Finding the Right Balance with Hybrid Work – Lessons from Freelancers



By Julian Birkinshaw, Professor of Strategy and Entrepreneurship, London Business School and Dena McCallum, Founding Partner, Eden McCallum

The world of knowledge work is changing again, as employers try to determine if and when to bring their employees back to the office. Unsurprisingly, our default setting as employees has changed: in the pre-pandemic world, we had to find a good reason to take a day’s work from home; now we expect someone to explain why we should make the trip to the office, rather than doing everything on Zoom.

While some sort of hybrid office / home model seems inevitable, there are still important questions to be resolved in the short to medium term. How do I get the right mix? Who decides ? And for those who wish to work primarily from home, what are the implications of this choice for their ability to do their job, their career prospects and their personal well-being?

To help anticipate what lies ahead, it’s helpful to take a look at the world of professional freelancers. These are individuals whose default mode of operation has always been without an office – they work either from home or at their client’s site. Many consultants, lawyers, IT developers, project managers, designers and executive coaches have embarked on this path. There are many different freelance models – from the computer programmer who never even meets his client face-to-face, to a team of consultants who work both virtually and in the client’s offices, to the interim senior manager who fills a job. full time role for a few months.

The number of professional freelancers was already quite large before Covid-19. For example, a study by the Royal Society for the Arts in 2017 showed that the number of self-employed ‘gig’ workers in the UK had increased to 1.1 million, with 59% of this group in professional, creative and professional services. administrative. We can expect further growth in this category as professionals adapt to the post-Covid-19 business landscape.

We have been following a particular type of freelancer for twenty years, the independent consultant. Here are some of the things we discovered during this time.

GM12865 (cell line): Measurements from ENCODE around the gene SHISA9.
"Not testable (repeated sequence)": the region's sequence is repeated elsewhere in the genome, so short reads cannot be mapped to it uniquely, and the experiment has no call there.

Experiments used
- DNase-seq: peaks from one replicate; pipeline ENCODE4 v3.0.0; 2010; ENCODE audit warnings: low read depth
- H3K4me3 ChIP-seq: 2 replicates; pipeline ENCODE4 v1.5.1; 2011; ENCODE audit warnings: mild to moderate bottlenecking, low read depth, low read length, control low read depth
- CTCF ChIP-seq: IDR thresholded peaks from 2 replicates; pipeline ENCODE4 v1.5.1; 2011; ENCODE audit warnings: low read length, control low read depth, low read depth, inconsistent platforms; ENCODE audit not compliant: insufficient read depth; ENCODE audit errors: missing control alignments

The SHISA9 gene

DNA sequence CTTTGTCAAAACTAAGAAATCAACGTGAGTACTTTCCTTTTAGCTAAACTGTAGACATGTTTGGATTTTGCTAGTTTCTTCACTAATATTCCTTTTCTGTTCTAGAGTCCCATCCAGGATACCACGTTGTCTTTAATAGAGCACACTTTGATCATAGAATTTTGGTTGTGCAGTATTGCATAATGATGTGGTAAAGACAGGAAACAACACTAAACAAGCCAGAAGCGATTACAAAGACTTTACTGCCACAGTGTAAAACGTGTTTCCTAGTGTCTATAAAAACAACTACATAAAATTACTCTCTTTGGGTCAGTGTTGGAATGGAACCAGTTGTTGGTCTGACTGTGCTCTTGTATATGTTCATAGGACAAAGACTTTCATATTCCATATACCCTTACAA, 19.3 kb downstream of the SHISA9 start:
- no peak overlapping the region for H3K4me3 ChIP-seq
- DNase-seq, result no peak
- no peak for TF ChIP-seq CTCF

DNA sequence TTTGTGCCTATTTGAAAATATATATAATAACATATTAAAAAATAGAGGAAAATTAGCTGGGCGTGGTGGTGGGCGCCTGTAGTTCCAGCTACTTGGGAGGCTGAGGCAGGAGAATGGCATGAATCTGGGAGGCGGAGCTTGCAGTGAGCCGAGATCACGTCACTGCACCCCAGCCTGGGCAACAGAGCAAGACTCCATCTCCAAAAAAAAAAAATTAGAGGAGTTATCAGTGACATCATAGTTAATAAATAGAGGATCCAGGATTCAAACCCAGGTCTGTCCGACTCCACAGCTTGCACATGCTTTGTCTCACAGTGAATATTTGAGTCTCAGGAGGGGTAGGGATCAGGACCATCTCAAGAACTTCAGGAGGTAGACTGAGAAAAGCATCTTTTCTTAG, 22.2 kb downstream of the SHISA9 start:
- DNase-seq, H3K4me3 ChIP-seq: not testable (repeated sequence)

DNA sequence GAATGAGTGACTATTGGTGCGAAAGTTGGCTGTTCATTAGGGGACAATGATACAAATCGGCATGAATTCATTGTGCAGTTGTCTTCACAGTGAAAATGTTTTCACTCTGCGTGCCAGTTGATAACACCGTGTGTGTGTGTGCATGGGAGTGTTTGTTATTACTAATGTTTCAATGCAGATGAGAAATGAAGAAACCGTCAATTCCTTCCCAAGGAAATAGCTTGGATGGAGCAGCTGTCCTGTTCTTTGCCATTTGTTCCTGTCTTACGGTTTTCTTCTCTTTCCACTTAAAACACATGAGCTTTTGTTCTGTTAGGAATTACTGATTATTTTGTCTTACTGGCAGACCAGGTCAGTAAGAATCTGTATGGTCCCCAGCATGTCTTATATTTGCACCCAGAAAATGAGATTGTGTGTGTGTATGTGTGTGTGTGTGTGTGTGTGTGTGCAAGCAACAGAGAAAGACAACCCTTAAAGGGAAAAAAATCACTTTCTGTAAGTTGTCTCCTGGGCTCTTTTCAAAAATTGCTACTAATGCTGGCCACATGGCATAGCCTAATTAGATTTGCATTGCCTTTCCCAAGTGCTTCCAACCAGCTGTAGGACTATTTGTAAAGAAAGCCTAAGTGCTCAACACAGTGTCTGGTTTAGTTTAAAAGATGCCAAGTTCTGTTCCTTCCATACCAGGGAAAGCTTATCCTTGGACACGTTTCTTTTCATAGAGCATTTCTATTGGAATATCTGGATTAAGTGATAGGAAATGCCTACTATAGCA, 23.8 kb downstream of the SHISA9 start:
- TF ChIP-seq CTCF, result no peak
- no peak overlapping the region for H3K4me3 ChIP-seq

More and more professionals are choosing the freelance option. In the early 2000s, many people thought self-employment was what you did when you were made redundant or when you wanted to work part-time only. This perception has changed considerably, with self-employment now recognized as a legitimate choice among professionals and clients. Proof: in 2002, only 32% of independent consultants planned to remain independent for more than three years; by 2021, that figure had doubled to 63%.

Self-employed people are very satisfied with their work. In our most recent survey, 78% of independent consultants were extremely or somewhat satisfied with their work, compared to 68% for a similar sample of employed consultants. Much of this satisfaction stems from feeling that they have a greater impact with customers: 92% say they offer better value to customers and two-thirds say their recommendations are more likely to be acted upon. implemented now than when they were used.

The happiest self-employed are the youngest – those under 40. While a relatively small group (66 people out of a full sample of 374), 56% of them were “extremely satisfied” with their career choice (compared to 44% extremely satisfied for those over 40), 63% declared that it was a “deliberate choice” to move towards this way of working (compared to 43% for those over 40), and 77% said they earn more as a self-employed person than when they were employed.

Self-employed people have more control over what they do. This is true almost by definition, as freelancers sign contracts in specific areas where they have the experience and personal motivation to do a great job. But this higher level of control also affects the wider range of things they do in their workday. Some want to take on mentoring or training roles, others want to do their job narrowly defined and nothing more. The freedom to choose is a big part of what makes them happy.

All of this is good news. This suggests that companies should have little qualms about allowing people to work remotely, as giving people more control leads to greater satisfaction and, as Emma Jacobs recently wrote, “research suggests this may reduce stress, risk of heart disease and improve performance “. Of course we all had working from home during the lockdown, so there are no more questions about whether remote working is possible. The point is that our studies on the self-employed prove that remote working is sustainable over time, and indeed very attractive to many professional workers, especially young people.